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Hoffmann, R. A wiki for the life sciences where authorship matters. Nature Genetics (2008)

Anti-human RP105 sera induces lymphocyte proliferation.

Cellular environment dictates whether antigen binding to the B lymphocyte receptor together with co-stimulatory molecules will result in proliferation, anergy, or apoptosis. Murine RP105 is a member of the leucine-rich repeat family of proteins, which is specifically expressed on mature B cells. Monoclonal antibodies to the murine RP105 induce proliferation and protect B cells from apoptosis, suggesting an important regulatory role in murine B lymphocyte function. We identified a human RP105 homolog and mapped the gene to chromosome 5q12.3-13. 1. Tissue distribution analysis shows that the transcript is found predominately in lymphoid tissues including spleen, tonsils, appendix, and peripheral blood leukocytes. Polymerase chain reaction analysis of isolated primary human cell populations confirms that mRNA exists in spleen B lymphocytes and monocytes but not T lymphocytes. Western blot analysis demonstrates specific expression of human RP105 in human B lymphocytes. Murine anti-human RP105 sera was generated using DNA immunization. The antisera contained antibodies that recognized and bound to human B lymphocytes from both spleen and peripheral blood as assessed by flow cytometry. Assessment of biological function showed that human peripheral blood leukocytes incubated with anti-RP105 sera were induced to proliferate as measured by tritiated thymidine incorporation. Moreover, anti-CD40 and interleukin-4-treated cells but not those exposed to anti-RP105 sera produced soluble CD23, suggesting distinct functional roles. This is the first demonstration of both the existence of RP105 protein on human B lymphocytes and its role in the regulation of B lymphocyte activation.[1]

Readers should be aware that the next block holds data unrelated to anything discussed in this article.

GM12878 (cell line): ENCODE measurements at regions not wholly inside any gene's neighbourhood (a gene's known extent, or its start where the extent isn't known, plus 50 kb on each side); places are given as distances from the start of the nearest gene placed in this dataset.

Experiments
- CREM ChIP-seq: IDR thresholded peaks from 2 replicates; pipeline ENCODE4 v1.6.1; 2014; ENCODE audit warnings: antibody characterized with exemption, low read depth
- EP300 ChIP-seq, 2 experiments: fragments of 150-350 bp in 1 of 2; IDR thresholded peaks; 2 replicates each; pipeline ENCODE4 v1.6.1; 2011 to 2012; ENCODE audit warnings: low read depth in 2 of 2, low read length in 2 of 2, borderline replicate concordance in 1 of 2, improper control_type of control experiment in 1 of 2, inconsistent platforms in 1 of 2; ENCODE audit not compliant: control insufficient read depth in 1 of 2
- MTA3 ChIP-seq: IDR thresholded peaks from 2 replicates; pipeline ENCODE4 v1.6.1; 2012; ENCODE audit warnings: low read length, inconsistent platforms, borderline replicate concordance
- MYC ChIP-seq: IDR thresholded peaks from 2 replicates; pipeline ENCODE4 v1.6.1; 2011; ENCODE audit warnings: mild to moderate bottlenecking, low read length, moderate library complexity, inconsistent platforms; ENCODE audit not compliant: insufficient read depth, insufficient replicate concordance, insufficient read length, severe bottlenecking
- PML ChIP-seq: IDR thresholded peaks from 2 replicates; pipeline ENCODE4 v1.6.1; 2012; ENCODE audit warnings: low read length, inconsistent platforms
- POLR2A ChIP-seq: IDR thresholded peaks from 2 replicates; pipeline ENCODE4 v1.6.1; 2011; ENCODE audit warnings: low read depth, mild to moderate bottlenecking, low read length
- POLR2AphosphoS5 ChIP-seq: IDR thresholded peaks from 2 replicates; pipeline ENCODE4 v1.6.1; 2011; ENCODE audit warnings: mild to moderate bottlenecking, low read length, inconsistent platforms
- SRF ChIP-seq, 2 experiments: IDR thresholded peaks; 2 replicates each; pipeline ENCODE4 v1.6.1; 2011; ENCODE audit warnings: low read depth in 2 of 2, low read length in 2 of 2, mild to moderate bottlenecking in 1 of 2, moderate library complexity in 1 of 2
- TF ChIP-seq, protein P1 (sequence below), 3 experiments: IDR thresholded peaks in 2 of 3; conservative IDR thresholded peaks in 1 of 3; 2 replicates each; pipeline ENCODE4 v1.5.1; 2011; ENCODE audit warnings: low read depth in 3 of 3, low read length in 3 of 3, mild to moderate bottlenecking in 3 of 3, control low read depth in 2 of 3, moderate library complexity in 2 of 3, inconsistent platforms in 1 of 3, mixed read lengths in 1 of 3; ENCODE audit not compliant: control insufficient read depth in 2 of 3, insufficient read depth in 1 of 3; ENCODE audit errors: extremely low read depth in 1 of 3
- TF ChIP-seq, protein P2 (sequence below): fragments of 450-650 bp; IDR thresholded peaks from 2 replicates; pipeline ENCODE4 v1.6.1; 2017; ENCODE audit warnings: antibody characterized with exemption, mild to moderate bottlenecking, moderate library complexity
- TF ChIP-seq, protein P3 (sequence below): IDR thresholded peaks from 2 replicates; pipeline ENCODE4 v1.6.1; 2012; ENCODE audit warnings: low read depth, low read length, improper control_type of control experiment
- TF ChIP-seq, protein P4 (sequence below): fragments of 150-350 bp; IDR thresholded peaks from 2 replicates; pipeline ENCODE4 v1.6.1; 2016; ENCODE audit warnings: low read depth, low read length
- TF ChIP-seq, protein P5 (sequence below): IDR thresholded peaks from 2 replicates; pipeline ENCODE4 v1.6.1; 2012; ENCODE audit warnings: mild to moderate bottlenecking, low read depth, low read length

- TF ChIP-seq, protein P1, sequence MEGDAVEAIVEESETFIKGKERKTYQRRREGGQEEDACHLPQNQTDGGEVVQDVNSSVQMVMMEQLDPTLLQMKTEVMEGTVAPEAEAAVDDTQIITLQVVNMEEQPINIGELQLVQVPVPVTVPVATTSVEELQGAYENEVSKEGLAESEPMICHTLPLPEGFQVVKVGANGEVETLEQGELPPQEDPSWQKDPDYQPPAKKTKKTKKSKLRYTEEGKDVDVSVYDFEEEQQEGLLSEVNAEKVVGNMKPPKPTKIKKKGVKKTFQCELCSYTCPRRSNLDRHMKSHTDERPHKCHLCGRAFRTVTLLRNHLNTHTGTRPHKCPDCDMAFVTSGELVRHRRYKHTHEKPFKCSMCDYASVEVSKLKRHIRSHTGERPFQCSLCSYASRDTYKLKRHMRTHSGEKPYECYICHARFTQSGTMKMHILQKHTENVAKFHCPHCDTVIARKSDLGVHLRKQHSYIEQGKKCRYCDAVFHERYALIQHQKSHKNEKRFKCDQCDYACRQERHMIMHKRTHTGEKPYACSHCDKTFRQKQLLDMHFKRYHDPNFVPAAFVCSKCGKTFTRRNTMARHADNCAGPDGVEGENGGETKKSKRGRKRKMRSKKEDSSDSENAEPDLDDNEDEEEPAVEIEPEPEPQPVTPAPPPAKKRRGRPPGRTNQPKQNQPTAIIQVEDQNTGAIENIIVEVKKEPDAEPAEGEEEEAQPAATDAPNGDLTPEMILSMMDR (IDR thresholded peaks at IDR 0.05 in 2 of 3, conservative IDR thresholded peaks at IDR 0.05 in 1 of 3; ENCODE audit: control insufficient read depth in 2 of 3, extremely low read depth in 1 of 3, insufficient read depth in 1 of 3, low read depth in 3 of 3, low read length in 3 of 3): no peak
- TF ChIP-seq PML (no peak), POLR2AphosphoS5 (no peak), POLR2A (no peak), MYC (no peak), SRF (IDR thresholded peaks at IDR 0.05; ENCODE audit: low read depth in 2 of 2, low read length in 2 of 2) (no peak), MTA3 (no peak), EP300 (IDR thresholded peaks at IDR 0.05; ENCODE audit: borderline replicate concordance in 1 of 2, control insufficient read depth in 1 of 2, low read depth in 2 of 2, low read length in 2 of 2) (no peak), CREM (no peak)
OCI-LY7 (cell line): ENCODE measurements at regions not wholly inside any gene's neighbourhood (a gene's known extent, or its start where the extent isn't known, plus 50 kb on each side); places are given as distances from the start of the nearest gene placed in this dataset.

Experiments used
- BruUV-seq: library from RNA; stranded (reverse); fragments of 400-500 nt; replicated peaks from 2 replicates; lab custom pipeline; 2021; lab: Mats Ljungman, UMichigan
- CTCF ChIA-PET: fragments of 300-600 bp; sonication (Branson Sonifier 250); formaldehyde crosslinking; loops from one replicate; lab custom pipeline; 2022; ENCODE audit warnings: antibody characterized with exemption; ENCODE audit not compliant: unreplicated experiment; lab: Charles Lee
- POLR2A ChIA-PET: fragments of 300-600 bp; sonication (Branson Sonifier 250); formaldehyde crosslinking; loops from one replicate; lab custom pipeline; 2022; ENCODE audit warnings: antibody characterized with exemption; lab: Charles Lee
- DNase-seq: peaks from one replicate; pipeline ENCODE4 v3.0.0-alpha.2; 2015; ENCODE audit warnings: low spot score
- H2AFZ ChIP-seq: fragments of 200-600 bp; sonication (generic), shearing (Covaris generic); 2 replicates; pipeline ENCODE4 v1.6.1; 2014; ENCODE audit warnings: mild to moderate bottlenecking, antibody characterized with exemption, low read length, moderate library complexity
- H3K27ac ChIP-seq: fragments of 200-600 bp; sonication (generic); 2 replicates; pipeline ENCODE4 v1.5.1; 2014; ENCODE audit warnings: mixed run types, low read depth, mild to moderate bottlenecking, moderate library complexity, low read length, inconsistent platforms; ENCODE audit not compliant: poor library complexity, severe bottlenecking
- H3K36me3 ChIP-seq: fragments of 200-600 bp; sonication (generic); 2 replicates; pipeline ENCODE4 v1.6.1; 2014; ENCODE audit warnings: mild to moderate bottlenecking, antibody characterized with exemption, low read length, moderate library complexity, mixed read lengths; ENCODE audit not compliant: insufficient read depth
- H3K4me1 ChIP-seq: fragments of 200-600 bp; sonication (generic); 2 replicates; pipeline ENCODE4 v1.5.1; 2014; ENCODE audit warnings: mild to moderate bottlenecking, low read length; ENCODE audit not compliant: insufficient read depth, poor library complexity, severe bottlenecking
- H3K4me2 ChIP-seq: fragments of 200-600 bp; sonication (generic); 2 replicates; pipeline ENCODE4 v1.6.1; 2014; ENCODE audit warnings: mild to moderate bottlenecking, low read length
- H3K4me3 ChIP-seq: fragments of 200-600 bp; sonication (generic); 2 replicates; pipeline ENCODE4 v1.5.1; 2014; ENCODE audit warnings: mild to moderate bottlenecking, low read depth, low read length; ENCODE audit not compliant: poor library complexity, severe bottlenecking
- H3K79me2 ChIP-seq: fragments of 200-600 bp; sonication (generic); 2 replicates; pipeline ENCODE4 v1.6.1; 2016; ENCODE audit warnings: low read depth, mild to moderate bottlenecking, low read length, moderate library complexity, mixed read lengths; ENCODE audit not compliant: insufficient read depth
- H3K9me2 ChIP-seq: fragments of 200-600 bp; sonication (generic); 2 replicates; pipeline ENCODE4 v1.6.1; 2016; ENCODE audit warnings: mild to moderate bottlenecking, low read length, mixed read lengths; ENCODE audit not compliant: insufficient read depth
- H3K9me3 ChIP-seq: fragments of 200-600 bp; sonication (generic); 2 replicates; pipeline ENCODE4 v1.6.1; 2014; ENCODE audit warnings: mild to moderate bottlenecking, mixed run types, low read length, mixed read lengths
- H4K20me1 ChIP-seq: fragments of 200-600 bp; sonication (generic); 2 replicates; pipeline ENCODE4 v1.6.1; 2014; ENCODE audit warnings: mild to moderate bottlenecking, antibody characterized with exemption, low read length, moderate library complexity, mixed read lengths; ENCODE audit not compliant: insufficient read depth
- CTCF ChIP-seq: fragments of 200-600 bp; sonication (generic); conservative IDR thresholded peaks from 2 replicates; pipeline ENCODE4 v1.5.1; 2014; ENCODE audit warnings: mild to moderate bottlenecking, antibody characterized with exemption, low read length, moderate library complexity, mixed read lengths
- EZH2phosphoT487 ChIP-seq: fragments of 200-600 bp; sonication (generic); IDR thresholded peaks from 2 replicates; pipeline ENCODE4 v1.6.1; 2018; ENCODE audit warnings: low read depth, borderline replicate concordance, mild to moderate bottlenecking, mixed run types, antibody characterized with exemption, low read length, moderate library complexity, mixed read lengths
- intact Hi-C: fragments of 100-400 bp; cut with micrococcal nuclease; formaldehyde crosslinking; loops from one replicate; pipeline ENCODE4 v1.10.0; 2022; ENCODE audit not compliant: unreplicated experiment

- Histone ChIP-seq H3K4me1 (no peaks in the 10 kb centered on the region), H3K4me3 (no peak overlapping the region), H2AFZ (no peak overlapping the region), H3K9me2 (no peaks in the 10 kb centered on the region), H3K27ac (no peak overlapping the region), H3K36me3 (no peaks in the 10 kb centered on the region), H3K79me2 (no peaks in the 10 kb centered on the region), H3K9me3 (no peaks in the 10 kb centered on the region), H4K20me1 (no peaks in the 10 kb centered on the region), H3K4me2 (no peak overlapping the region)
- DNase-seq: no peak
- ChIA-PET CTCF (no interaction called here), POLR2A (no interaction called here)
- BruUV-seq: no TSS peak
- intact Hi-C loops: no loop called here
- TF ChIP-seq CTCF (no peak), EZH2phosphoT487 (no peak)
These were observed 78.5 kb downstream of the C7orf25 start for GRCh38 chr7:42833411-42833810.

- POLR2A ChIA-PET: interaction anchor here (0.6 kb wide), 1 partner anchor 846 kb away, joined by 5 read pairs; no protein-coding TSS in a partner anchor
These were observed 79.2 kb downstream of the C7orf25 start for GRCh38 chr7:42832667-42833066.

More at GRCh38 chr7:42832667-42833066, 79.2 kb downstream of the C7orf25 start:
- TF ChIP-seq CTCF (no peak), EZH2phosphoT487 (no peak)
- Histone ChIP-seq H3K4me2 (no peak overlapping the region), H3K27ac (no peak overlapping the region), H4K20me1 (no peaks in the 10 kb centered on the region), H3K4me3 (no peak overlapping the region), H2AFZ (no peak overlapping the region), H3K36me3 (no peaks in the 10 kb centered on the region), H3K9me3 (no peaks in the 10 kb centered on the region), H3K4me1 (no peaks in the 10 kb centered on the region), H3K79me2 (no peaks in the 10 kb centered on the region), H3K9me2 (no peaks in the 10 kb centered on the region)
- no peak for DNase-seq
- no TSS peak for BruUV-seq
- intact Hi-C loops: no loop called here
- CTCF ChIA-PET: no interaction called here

1. Anti-human RP105 sera induces lymphocyte proliferation. Roshak, A.K., Anderson, K.M., Holmes, S.D., Jonak, Z., Bolognese, B., Terrett, J., Marshall, L.A. J. Leukoc. Biol. (1999) [Pubmed]
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